This Scientist Breaks Down the PROBLEM with SCIENCE and How to FIX IT | Brian Keating


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What does it mean to go “into the impossible”?
For Professor of Cosmology Dr. Brian Keating, it’s all about shattering the limiting beliefs around what a human being is capable of.
In his latest book, Into the Impossible: Think Like a Nobel Prize Winner, Dr. Keating explores this question through the lens of the pursuit of one of humanity’s highest achievements: The Nobel Prize.
Today’s episode is a wide-ranging conversation that touches on everything from the scientific method and first principles thinking, to the motivations that drive people to pursue the highest level of achievement.
Find out more by ordering Dr. Keating’s book here:
00:00 | Introduction
01:13 | The Power of The Scientific Method
11:41 | What is Truth, and Why Does it Matter?
18:17 | The Scientific Method: Inductive vs. Deductive
29:31 | Brian’s Origin Story
39:11 | Losing the Nobel Prize
47:47 | What Drove Brian to Aim At a Nobel Prize
1:00:46 | Brian’s Quest Takes a Turn For The Worse
1:09:53 | Into the Impossible: Behind the Title
1:20:01 | Disproportionate Returns & The Curse of Knowledge
1:29:48 | The Key to Pursuing Something Grand
1:32:59 | Scientific Pursuit, Happiness, & Fulfillment
1:50:14 | The Epistemic Approach to Problem-Solving
“Oftentimes, scientists are like kids. Kids are curious, they're inquisitive, they can be charming, they can be mischievous. They can also be jealous, they can be petty, they can not want to play.” [05:26]
“Truth is what anchors us to reality. If you and I have different versions of reality - of relative truth - I think chaos ensues from that.” [05:43]
“What the scientific method does, is it doesn't say ‘That's right.’ It says, ‘That's not wrong.’” [08:47]
“Energy by itself is meaningless. It's almost nothing. But organized energy can do anything. And that's the core principle - that you need organization. Organization implies order.” [14:16]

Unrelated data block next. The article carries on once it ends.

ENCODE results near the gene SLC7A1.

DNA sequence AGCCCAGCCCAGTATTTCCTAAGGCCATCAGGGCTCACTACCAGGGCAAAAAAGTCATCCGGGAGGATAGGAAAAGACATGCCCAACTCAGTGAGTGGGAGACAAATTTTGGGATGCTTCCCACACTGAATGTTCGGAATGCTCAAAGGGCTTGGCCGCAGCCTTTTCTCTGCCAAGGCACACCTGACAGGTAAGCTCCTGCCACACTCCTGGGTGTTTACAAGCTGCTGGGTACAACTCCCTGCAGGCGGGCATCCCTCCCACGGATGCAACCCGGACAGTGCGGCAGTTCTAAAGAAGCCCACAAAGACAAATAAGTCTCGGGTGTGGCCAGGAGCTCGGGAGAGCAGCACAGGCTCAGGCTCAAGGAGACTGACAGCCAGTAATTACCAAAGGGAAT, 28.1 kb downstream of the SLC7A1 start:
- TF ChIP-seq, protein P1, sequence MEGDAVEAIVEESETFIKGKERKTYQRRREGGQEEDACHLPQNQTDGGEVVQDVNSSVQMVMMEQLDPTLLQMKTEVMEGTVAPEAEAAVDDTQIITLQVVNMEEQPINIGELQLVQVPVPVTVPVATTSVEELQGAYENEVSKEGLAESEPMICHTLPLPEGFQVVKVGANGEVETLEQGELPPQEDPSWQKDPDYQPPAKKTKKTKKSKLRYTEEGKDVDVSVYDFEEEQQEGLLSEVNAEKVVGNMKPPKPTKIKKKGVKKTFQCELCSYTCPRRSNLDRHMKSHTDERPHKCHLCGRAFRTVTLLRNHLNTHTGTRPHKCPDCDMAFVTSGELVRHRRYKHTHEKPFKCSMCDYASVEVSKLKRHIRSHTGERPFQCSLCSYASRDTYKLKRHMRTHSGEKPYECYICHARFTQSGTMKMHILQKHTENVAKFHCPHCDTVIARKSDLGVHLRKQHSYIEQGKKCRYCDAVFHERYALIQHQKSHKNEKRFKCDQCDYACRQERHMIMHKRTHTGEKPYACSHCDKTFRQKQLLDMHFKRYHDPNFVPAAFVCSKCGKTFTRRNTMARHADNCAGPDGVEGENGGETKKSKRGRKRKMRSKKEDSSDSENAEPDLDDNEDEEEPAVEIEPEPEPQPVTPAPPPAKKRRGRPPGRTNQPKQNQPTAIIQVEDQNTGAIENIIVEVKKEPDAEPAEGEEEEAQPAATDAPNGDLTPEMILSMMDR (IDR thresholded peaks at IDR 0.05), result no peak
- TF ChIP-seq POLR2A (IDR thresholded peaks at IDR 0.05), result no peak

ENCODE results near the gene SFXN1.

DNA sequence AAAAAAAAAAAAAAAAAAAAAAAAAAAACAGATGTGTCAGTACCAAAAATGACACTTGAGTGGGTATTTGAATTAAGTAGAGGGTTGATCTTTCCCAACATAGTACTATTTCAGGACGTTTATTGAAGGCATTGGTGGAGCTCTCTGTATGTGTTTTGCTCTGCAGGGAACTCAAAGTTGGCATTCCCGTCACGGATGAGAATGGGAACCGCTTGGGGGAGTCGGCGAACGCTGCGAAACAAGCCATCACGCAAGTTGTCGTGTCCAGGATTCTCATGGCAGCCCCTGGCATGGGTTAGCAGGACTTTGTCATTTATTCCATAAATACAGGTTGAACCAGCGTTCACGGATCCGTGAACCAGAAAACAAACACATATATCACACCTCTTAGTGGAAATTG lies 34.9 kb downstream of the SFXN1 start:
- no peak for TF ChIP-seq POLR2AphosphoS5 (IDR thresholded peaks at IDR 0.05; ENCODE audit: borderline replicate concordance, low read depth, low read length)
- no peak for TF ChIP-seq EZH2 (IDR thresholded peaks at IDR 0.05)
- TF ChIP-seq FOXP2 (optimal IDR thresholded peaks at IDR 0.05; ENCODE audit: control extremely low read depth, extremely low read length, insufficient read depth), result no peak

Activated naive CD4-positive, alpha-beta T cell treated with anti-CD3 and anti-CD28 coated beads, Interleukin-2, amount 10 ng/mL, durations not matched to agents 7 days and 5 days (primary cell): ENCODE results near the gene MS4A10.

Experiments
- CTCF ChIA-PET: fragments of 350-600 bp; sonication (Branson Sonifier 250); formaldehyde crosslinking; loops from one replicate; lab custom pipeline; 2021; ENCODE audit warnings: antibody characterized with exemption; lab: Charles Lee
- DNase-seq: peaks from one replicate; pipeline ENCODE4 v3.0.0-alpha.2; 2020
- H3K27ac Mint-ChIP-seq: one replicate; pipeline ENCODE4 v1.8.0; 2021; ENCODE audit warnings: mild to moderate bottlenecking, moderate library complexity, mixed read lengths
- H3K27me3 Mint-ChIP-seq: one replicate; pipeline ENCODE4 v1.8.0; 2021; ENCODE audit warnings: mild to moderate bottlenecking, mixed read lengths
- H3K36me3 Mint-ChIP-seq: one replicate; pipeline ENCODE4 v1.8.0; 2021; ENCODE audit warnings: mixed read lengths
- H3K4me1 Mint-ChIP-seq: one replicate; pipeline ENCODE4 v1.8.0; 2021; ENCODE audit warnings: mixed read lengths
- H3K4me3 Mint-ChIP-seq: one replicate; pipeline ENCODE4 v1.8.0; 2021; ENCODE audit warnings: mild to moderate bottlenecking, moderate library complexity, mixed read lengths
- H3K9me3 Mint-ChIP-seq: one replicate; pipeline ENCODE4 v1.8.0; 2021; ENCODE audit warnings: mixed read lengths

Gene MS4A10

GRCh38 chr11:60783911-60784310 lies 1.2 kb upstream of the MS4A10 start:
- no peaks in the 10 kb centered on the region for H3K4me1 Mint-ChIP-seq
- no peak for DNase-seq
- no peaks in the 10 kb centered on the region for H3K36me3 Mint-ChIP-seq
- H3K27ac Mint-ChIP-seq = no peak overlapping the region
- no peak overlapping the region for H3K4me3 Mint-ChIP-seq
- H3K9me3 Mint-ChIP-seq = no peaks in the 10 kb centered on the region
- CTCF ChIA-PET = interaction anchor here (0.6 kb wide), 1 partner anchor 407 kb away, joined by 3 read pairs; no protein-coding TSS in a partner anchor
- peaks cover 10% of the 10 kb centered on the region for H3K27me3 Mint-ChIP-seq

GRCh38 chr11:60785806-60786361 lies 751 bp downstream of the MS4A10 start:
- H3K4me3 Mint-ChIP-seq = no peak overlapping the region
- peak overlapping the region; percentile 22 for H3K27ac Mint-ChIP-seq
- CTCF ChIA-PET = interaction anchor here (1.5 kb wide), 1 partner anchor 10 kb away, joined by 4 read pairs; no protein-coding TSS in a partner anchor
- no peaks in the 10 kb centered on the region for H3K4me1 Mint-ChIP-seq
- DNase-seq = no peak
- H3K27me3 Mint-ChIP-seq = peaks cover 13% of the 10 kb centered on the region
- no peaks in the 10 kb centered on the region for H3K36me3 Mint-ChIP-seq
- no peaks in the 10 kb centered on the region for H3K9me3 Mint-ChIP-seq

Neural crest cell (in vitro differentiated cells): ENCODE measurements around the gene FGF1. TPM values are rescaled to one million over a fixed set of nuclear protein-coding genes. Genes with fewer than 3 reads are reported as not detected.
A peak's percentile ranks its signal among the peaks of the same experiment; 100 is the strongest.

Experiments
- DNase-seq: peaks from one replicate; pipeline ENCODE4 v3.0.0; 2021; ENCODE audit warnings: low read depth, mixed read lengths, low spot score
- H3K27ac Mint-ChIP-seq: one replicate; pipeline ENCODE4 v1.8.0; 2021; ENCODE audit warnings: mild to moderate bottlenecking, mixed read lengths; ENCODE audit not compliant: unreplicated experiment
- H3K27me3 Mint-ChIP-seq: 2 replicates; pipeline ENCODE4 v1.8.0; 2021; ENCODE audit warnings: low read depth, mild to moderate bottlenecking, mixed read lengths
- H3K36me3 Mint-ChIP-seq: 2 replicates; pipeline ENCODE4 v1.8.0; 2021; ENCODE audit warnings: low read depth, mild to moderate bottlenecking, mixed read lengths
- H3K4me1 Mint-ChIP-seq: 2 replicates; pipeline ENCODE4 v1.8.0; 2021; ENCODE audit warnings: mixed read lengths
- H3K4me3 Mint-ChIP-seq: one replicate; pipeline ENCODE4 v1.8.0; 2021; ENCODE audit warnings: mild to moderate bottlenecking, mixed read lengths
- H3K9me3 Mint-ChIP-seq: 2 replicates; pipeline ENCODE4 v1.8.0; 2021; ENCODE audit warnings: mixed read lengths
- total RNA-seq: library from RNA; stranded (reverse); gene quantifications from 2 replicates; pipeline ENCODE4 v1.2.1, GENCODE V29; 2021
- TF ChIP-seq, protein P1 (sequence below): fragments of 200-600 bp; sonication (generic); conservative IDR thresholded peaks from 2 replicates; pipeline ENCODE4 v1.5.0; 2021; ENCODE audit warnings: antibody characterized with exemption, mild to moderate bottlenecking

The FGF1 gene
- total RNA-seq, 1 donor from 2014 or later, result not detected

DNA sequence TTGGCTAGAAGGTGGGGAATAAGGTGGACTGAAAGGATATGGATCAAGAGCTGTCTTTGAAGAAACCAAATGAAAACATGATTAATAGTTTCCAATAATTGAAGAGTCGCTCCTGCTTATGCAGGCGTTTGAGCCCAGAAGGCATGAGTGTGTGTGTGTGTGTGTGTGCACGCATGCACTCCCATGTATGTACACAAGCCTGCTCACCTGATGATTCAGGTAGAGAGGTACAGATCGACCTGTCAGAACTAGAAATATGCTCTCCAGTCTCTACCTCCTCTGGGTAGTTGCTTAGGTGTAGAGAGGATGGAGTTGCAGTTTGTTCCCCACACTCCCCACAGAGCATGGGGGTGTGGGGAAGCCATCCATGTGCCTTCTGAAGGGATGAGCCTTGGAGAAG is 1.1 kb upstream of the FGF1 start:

“Passion is like a spark that can ignite the afterburner, but you need the fuel to keep the afterburner going. And curiosity is that fuel.” [38:22]
“In science, using the scientific method, there should be a little bit of add on, where you check to see, ‘Am I fooling myself?’” [1:06:32]
“Oftentimes people short the human intellect and what we're capable of doing.” [1:12:05]
“I don't like this saying, ‘Follow the science.’ Science is supposed to be about questioning authority. And now we're in this land where you have to follow authority. I think almost nothing could be less scientific than saying ‘Oh, because this particular person like Feynman would say something, that I'm not going to question it.’ He has to be wrong, just as Newton was wrong, just as Galileo was wrong.” [1:15:50]
“Albert Einstein had imposter syndrome. He said that Isaac Newton did more, not only for physics, but for Western civilization, than any person before or since, even including Einstein himself.” [1:19:45]
“This is my meaning of life. I'm gonna do those things that which, if taken away from you, would devastate you.” [1:43:55]
“The great thing about science is you never ‘win’ science. There's no such thing as winning science. You might win a Nobel Prize or win tenure, or get into a good school. But you're not winning science, because it's an infinite game, it cannot be won. That's what's so magical about it.” [1:55:19]
Follow Dr. Brian Keating:
Order Dr. Keating’s new book, Into the Impossible:

924 episódios